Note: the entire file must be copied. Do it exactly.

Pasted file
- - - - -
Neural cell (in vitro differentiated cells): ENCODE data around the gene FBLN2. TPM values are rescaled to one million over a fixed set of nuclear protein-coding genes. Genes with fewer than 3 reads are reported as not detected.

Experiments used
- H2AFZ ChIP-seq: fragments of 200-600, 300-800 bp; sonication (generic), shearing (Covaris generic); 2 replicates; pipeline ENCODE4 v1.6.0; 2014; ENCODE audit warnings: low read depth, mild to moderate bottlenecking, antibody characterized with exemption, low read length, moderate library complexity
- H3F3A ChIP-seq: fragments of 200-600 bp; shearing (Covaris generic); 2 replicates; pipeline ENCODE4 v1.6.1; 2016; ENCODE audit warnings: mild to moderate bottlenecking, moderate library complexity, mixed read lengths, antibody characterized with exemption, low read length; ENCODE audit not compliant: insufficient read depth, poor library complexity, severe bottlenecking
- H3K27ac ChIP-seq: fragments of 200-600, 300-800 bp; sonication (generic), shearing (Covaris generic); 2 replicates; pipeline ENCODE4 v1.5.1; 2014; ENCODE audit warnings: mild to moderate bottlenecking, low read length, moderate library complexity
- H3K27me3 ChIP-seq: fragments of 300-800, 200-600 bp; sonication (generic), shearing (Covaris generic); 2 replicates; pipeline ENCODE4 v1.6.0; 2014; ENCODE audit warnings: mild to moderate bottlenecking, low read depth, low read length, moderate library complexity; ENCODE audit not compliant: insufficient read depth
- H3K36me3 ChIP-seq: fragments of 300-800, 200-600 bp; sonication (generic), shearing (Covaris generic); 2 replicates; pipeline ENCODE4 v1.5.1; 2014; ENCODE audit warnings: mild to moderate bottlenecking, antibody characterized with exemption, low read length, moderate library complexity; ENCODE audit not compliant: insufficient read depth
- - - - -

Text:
Neural cell (in vitro differentiated cells): ENCODE data around the gene FBLN2. TPM values are rescaled to one million over a fixed set of nuclear protein-coding genes. Genes with fewer than 3 reads are reported as not detected.

Experiments used
- H2AFZ ChIP-seq: fragments of 200-600, 300-800 bp; sonication (generic), shearing (Covaris generic); 2 replicates; pipeline ENCODE4 v1.6.0; 2014; ENCODE audit warnings: low read depth, mild to moderate bottlenecking, antibody characterized with exemption, low read length, moderate library complexity
- H3F3A ChIP-seq: fragments of 200-600 bp; shearing (Covaris generic); 2 replicates; pipeline ENCODE4 v1.6.1; 2016; ENCODE audit warnings: mild to moderate bottlenecking, moderate library complexity, mixed read lengths, antibody characterized with exemption, low read length; ENCODE audit not compliant: insufficient read depth, poor library complexity, severe bottlenecking
- H3K27ac ChIP-seq: fragments of 200-600, 300-800 bp; sonication (generic), shearing (Covaris generic); 2 replicates; pipeline ENCODE4 v1.5.1; 2014; ENCODE audit warnings: mild to moderate bottlenecking, low read length, moderate library complexity
- H3K27me3 ChIP-seq: fragments of 300-800, 200-600 bp; sonication (generic), shearing (Covaris generic); 2 replicates; pipeline ENCODE4 v1.6.0; 2014; ENCODE audit warnings: mild to moderate bottlenecking, low read depth, low read length, moderate library complexity; ENCODE audit not compliant: insufficient read depth
- H3K36me3 ChIP-seq: fragments of 300-800, 200-600 bp; sonication (generic), shearing (Covaris generic); 2 replicates; pipeline ENCODE4 v1.5.1; 2014; ENCODE audit warnings: mild to moderate bottlenecking, antibody characterized with exemption, low read length, moderate library complexity; ENCODE audit not compliant: insufficient read depth